Courses Taught at AC: PSYC 101: Introductory Psychology (basic processes and applications), PSYC 102: Introductory Psychology (Areas of Application), PSYC 218 Analysis of Behavioural Data
In addition to my passion for teaching, I enjoy doing research in psychology. When I am not teaching, I run my own consulting business where I use my research skills to assist organizations with their research needs.
Educational background: B.A. (Psychology; Justice Studies - Honours: Northeastern Illinois University); M.A. (Social Sciences / Human Development: University of Chicago); Ph.D. (Educational Psychology: University of British Columbia).
Instructor: School of Computing and Academic Studies: Psychology at British Columbia Institute of Technology (BCIT)
Instructor: Psychology at Alexander College
Courses Taught at AC: PSYC 101: Introductory Psychology (Basic Processes and Applications), PSYC 102: Introductory Psychology (Areas of Application)
I am interested in a broad range of topics in Neuroscience and Biopsychology including Brain and Behaviour, Drugs and Behaviour, Neuropsychology and Neurobiology. In addition to teaching, I am also passionate about research in Neuroscience and Nervous System Disorders.
B.Sc. (Biology: Centro Escolar University) M.E.T, (Environmental Toxicology: Simon Fraser University), Ph.D. (Neuroscience-University of British Columbia), Postdoc: (Neuroscience and Mental Health and Physiology – The Hospital for Sick Children and University of Toronto), Postdoc: (Psychology, Neuroscience and Cell Biology and Anatomy –University of Calgary)
Course Taught at AC:PSYC 102: Introductory Psychology (Areas of Application)
Courses Taught: Introductory Psychology, Introductory Psychology- areas related to Applied Psychology, Life-span Development, Health Psychology, Seminar in Behavior Disorders.
Areas of Interest: stress; health psychology; coping with chronic illness; social support; behavioral disorders, and development of social cognition.
I am interested in the relationship between the brain and our behavior, ultimately asking the question of why we behave the way that we do.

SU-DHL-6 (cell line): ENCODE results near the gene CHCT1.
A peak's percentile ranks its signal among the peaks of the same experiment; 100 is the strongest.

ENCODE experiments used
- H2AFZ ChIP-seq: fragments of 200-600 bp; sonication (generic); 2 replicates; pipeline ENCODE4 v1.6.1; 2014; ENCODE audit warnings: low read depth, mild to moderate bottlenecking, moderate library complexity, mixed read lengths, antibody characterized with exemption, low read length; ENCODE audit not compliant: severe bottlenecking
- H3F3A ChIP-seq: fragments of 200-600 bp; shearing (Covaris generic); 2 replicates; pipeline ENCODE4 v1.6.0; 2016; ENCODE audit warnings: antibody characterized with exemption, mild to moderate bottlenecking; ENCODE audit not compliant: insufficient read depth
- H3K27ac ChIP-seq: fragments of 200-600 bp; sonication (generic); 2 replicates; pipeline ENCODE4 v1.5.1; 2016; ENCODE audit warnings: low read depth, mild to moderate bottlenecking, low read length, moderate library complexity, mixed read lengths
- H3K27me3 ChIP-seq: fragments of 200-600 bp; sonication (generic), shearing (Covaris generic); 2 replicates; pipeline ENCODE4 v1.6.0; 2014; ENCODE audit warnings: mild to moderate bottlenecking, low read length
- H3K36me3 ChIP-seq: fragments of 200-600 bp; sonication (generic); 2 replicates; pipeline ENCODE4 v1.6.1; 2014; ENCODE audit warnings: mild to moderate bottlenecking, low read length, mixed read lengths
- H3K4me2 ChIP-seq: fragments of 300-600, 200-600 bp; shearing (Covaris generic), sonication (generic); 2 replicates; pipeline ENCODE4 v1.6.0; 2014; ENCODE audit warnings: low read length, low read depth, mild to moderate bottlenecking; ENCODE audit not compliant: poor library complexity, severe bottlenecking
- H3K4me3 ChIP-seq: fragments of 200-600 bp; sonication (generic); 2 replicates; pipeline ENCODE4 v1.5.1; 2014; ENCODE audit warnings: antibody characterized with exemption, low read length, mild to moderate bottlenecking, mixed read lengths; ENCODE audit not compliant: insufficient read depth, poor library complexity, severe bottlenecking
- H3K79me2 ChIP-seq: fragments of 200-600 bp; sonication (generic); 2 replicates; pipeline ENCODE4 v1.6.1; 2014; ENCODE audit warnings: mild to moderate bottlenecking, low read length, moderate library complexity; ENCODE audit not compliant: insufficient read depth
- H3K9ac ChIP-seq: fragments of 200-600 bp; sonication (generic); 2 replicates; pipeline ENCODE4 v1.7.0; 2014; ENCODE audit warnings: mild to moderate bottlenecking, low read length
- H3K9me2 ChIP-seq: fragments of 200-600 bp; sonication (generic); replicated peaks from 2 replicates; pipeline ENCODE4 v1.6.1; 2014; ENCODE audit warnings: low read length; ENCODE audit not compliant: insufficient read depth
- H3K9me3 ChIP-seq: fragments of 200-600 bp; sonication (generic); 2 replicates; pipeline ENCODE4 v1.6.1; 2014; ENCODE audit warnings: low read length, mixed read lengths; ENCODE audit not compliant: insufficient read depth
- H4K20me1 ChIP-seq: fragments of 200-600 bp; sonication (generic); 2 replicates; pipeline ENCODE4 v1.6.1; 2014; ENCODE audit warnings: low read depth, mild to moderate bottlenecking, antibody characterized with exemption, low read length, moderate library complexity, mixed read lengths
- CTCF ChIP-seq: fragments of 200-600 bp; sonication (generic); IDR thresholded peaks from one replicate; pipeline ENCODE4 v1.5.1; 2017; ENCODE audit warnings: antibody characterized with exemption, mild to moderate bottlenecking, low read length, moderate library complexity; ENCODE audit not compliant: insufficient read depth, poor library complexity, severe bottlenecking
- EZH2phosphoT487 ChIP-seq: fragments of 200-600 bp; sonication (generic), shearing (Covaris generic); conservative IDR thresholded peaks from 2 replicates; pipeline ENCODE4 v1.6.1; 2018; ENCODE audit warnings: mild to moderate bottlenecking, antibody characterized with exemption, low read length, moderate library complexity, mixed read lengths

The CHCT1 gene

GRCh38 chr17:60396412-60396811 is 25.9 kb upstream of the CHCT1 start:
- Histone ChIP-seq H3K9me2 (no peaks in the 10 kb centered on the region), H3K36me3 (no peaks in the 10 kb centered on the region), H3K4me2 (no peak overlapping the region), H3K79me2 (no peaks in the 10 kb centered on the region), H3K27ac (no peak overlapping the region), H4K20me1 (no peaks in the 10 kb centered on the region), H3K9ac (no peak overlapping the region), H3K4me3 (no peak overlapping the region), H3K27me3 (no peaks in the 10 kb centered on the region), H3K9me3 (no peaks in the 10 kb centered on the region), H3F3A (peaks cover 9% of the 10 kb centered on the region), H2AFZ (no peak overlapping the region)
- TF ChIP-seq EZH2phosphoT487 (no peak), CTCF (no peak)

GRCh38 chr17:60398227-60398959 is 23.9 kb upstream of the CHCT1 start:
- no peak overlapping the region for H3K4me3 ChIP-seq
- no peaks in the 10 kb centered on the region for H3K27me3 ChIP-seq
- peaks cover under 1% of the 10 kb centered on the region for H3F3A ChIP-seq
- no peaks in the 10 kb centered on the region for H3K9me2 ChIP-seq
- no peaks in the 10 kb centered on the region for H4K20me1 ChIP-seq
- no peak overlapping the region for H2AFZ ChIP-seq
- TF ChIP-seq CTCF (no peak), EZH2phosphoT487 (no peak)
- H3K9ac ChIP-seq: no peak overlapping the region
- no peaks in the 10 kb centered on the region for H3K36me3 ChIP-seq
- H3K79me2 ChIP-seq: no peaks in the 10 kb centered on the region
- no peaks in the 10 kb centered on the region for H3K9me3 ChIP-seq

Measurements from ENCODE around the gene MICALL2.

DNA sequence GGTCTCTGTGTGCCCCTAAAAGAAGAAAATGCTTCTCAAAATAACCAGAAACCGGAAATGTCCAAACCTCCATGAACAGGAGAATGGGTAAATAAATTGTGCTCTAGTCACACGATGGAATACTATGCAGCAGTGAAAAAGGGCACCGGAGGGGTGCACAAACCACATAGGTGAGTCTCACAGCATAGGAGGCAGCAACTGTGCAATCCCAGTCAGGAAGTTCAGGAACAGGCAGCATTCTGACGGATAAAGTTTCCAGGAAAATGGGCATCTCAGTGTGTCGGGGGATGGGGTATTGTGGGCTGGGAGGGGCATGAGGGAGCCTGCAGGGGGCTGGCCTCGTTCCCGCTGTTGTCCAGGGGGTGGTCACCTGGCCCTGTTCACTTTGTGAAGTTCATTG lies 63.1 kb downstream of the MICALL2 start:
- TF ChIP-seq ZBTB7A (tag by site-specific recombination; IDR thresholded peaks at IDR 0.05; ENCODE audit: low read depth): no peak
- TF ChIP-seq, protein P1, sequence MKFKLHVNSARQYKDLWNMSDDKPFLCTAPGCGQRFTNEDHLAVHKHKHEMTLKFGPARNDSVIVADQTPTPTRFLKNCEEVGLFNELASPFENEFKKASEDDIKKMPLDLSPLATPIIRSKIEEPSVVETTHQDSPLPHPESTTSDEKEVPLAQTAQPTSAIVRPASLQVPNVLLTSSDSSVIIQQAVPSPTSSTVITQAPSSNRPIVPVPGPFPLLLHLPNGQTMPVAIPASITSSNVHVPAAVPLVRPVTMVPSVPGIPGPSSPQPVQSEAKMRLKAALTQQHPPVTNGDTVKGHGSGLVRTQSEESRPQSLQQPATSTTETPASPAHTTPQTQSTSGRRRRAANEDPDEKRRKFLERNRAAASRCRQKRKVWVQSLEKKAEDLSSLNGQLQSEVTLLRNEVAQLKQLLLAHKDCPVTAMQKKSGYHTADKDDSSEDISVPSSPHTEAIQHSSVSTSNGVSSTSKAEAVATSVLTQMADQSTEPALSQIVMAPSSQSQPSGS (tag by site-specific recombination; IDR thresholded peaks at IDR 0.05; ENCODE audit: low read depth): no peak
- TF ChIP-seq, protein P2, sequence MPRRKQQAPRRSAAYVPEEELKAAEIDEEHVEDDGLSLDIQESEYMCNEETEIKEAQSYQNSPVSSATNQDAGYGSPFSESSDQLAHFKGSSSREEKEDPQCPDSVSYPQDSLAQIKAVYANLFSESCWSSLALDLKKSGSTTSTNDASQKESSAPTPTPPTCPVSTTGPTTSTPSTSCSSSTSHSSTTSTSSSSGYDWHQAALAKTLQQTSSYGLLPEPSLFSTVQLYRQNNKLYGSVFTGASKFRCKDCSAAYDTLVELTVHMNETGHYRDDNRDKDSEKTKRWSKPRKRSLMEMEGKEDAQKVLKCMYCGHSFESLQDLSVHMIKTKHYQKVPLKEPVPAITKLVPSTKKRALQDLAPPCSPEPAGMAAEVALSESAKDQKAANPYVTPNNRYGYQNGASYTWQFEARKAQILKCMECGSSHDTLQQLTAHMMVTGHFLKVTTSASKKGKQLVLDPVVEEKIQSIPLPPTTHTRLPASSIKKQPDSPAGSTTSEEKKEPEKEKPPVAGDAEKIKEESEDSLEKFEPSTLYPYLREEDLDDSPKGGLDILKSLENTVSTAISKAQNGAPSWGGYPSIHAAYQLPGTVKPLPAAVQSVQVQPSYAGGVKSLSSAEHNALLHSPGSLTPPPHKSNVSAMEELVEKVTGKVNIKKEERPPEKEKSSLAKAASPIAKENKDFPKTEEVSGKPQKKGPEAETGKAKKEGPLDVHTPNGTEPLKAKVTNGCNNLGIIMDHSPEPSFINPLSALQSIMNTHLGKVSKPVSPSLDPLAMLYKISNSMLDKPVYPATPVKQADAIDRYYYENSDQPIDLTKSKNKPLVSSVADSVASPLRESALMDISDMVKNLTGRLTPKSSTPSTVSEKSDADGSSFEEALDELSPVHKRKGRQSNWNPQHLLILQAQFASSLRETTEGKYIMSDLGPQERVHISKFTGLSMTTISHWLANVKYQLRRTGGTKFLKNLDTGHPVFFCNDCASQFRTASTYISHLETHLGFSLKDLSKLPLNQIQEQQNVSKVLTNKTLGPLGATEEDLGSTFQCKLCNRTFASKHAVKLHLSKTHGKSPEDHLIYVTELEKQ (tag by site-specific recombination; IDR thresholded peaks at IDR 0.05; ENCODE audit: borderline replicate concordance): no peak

Educational Background: B.A. (Psychology- Honours at Okanagan University College – transferred to University of British Columbia B.A. degree); MSc. (Psychology/Neuroscience: University of Lethbridge, CCBN); PhD. (Neuroscience: University of Lethbridge, CCBN); Postdoc (Neuroscience, Physiology and Behaviour, UBC); Research Associate (Neuroscience, Physiology and Behaviour, UBC); Instructor: Department of Psychology University of British Columbia; Instructor: Psychology Department Thompson Rivers University
Instructor: Corpus Christi College
Instructor: Alexander College
Courses taught at AC: Psyc 101: Introductory Psychology (basic processes and applications, Psyc 102: Introductory Psychology (Areas of Application), Psyc 217: Thinking Clearly about Psychology (Research Methods)`
As an educator I believe every student should experience a classroom environment that draws from the extensive research about learning and school climate.
As a researcher I strive to constantly explore how educational policy plays a role in the experiences of students in school. My areas of interest include, alternative learning environments, critical discourse analysis, educational policy, sociocultural theory, and development.
Educational Background: B.A. (Psychology: Wheeling Jesuit University); M.A. (Human Development: University of British Columbia); Ph.D (Educational Psychology: University of British Columbia)
Courses Taught at Alexander College: PSYC101: Introductory Psychology (basic processes and applications), PSYC102: Introductory Psychology (Areas of Application), PSYC217: Thinking Clearly about Psychology (Research Methods)
AC provides a wide range of library and online resources to help students explore psychology literature both in and beyond the classroom. Our two libraries offer a range of reference material which includes the Publication Manual for the American Psychological Association, Psychology Dictionaries, and Guides to Scientific Writing for Students and Researchers. Online resources include research access to ‘Academic Search Premier’, ‘ERIC’, ‘PsychArticles/ PsychINFO’, ‘General Sciences Index’, and ‘Social Sciences Index’.
The Canadian Psychological Association (CPA) is the national association for the science, practice and education of psychology in Canada. With over 7,000 members and affiliates, CPA is Canada’s largest association for psychology. The website includes information on a variety of psychology topics as well as a section devoted to students of psychology.
AllPsych Online Psychology Dictionary defines and provides examples for 521 psychology related terms.
The American Psychological Association is the largest scientific and professional organization representing psychology in the United States, with more than 122,500 researchers, educators, clinicians, consultants and students as its members. The website includes up to date information on a variety of psychology topics as well as links to publications and data bases.